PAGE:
OSCEOLA COUNTY, Fla. - State Attorney Aramis Ayala and Osceola County law enforcement officials have announced a new way to fund efforts to curb the opioid epidemic.
The Osceola County Investigative Bureau, or OCIB, is a task force that investigates vice, narcotics and organized crime. In partnership with the Osceola Orange State Attorney’s Office, the bureau consists of agents from the Osceola County Sheriff’s Office, Kissimmee Police Department and the Saint Cloud Police Department. Through their investigative and enforcement efforts OCIB, is able to seize funds in certain cases.
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"The OCIB Charitable Contribution Committee was developed in an effort to distribute the seized funds taken from mostly drug dealers, in a way that can best serve our community, to include providing funds to drug treatment facilities in order to help citizens recover from drug addiction," according to a news release.
Osceola County Sheriff Russ Gibson, Kissimmee Police Chief Jeff O’Dell, St. Cloud Police Chief Pete Gauntlett and State Attorney Aramis Ayala held a joint news conference Friday, discussing how seized funds will be used to combat illegal narcotics and the opioid crisis.
"How ironic that we're using their monies to help these people who are depending on these drugs," Osceola County Sheriff Russ Gibson said. "And, so if we can do that for one person ... it is worth it."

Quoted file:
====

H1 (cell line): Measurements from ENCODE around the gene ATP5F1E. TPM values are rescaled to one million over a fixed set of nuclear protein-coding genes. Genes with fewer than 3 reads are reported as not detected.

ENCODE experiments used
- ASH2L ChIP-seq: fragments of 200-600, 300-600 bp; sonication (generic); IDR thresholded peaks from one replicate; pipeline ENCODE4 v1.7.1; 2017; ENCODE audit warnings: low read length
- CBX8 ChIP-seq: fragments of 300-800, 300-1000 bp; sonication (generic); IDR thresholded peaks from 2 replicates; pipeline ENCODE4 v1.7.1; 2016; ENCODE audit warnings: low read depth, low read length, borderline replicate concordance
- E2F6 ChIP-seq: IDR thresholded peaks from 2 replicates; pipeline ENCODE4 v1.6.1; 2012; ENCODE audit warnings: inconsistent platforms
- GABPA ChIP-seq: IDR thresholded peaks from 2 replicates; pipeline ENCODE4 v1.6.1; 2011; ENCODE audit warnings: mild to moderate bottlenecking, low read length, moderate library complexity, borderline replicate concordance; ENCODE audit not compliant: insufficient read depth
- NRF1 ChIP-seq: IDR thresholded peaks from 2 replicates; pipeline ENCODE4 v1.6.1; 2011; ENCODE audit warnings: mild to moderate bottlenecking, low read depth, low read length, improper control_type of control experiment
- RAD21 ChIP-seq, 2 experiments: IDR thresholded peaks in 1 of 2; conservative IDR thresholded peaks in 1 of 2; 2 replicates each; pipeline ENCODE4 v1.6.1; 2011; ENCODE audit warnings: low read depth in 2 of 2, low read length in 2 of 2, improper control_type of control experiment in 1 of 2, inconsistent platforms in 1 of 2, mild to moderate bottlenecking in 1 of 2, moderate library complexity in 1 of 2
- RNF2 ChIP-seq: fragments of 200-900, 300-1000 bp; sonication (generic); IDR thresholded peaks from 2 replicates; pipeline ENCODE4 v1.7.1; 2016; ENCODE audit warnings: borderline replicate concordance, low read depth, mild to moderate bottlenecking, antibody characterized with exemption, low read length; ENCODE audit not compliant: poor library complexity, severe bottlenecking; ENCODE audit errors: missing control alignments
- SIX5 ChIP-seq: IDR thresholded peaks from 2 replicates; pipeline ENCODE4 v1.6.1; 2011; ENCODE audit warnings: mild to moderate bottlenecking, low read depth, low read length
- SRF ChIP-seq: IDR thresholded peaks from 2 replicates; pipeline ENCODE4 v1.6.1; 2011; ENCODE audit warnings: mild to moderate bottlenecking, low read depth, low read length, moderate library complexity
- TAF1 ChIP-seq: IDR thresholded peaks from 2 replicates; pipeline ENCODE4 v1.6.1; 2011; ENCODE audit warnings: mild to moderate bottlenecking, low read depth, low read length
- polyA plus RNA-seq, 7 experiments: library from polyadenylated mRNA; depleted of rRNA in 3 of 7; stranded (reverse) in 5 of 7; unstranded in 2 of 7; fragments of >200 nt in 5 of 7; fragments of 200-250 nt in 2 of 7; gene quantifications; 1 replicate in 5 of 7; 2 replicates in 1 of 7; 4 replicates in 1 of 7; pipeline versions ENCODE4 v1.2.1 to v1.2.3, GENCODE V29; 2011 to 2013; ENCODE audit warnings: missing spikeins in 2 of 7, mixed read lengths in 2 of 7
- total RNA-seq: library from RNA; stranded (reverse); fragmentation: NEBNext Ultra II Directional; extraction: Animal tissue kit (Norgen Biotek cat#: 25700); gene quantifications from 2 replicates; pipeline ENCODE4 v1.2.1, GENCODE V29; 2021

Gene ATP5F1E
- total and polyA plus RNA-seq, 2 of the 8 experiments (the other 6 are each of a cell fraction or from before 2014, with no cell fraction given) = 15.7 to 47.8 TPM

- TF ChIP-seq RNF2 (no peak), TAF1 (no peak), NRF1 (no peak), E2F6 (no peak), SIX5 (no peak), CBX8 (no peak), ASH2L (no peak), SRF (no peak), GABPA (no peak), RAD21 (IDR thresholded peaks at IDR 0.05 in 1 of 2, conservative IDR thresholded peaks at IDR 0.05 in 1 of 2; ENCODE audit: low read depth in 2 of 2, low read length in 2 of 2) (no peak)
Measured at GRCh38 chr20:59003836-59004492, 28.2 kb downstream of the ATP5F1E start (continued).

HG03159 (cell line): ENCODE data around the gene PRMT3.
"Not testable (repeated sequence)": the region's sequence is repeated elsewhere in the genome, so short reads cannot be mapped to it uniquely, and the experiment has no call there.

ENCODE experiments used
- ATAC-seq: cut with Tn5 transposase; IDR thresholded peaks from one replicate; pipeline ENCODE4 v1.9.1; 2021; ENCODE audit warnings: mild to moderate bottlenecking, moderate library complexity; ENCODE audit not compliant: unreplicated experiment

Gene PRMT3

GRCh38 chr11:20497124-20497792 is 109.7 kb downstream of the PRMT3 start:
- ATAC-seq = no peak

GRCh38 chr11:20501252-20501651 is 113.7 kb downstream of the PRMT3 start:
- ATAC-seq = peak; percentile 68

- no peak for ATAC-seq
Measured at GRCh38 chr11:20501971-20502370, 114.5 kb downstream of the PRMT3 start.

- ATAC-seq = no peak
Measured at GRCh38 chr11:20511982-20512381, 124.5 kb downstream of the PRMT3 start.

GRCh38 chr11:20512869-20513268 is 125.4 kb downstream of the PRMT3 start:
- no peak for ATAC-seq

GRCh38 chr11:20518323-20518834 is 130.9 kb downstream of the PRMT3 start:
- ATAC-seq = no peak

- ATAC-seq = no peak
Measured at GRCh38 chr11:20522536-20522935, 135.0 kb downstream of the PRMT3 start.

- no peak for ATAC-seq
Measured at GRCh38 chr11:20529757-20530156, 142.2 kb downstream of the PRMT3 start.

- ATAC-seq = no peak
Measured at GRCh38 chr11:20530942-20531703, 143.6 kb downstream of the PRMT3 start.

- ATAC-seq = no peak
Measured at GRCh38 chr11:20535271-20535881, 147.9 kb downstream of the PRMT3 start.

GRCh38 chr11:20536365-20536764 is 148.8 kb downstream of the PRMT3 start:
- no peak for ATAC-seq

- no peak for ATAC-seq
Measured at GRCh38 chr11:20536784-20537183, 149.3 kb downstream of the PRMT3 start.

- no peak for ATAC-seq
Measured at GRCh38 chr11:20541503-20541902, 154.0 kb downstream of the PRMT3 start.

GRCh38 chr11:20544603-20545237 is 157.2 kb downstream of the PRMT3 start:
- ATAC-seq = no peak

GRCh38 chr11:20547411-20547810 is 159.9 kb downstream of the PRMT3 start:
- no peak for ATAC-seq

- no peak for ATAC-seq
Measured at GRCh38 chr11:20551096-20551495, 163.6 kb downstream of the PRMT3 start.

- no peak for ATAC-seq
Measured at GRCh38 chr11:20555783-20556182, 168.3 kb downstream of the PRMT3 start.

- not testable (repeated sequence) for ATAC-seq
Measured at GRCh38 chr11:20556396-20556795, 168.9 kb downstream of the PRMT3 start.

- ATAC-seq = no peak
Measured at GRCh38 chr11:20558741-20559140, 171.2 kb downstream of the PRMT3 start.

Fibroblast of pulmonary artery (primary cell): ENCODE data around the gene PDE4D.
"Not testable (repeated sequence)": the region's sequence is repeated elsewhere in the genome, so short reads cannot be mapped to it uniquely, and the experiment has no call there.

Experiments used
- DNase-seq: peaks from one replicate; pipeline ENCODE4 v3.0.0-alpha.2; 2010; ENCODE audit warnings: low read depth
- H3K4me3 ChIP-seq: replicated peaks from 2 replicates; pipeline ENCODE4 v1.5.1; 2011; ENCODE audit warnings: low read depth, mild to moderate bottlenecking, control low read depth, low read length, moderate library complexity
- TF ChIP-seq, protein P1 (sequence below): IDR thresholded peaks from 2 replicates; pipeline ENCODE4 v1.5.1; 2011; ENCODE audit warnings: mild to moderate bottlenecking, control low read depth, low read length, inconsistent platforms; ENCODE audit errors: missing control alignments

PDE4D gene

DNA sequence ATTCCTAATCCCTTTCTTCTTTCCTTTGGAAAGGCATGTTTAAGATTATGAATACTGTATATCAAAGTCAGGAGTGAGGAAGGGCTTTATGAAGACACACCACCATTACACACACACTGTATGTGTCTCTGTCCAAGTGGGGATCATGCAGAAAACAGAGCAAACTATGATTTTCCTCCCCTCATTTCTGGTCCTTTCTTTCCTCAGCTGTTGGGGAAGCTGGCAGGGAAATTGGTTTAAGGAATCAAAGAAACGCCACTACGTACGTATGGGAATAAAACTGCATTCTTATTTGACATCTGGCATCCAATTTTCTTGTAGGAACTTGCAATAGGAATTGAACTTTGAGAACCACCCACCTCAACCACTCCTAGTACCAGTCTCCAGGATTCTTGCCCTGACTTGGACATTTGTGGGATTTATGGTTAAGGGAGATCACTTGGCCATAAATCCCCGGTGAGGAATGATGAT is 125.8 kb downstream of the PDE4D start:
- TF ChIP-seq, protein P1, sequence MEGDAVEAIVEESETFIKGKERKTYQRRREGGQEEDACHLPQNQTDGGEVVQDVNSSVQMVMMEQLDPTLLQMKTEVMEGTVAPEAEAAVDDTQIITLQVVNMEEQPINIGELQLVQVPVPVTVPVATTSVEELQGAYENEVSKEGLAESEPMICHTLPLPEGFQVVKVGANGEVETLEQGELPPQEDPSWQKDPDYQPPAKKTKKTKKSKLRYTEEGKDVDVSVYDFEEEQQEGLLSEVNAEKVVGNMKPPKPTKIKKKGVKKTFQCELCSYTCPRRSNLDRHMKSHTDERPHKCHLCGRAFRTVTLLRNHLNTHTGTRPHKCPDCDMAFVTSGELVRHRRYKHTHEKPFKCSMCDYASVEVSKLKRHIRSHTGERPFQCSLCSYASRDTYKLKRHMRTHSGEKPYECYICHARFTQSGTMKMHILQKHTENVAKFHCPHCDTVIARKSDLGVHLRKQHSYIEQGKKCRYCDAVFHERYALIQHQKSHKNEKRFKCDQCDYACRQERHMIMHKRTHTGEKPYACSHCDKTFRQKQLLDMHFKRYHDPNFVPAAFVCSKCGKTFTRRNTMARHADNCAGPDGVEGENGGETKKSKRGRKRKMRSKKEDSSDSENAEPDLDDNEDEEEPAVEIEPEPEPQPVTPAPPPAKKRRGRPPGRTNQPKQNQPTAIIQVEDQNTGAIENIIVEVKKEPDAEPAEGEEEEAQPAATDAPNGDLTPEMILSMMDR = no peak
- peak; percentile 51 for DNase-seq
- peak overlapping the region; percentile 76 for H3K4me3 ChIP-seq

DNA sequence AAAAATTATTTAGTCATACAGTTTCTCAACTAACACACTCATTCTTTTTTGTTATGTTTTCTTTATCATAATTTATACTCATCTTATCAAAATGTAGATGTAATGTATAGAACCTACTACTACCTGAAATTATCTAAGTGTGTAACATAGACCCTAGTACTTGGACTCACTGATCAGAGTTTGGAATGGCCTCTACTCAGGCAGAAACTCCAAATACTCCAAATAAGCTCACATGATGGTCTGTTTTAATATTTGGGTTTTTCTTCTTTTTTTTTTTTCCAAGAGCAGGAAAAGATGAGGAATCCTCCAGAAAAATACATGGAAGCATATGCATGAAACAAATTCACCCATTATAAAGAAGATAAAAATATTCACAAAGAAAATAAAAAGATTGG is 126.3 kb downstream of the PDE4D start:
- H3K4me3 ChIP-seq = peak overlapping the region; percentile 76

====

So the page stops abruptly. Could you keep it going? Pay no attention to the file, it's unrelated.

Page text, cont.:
According to a 2016 a report from the Florida Department of Law Enforcement, there were more than 5,700 opioid-related deaths in the state, a 35 percent increase over 2015, officials said.
Authorities announced they would be using money seized during OCIB investigations to fund local addiction-treatment centers. Several representatives from health centers were present to receive checks from Osceola authorities and the state attorney.
"It's makes us very productive," Ayala said. "But when we're providing these funds to drug treatment facilities to help citizens recover from drug addiction, like I said this is a win for everyone. It truly is a win win."
Aspire Health Partners was one of those centers recieving a $10,000 check Friday.
Todd Dixon, development director of Aspire, said the growing number of people coming in with heroin addictions means the center is always full.
Dixon said Aspire Health helps everyone "from pregnant and post-partum mothers to older adults who are dealing with medication mismanagement or the effects of alcohol mixed in with their drugs."
He said because the organization is always in need of funding, every little bit helps.
Gibson said some of the seized drug money would also go toward purchasing more of the overdose reversal drug, Narcan, for use by deputies.
"It's almost a daily occurrence when one of our deputies in Osceola County (has) to respond to an overdose and tragically, sometimes a death," Gibson said.
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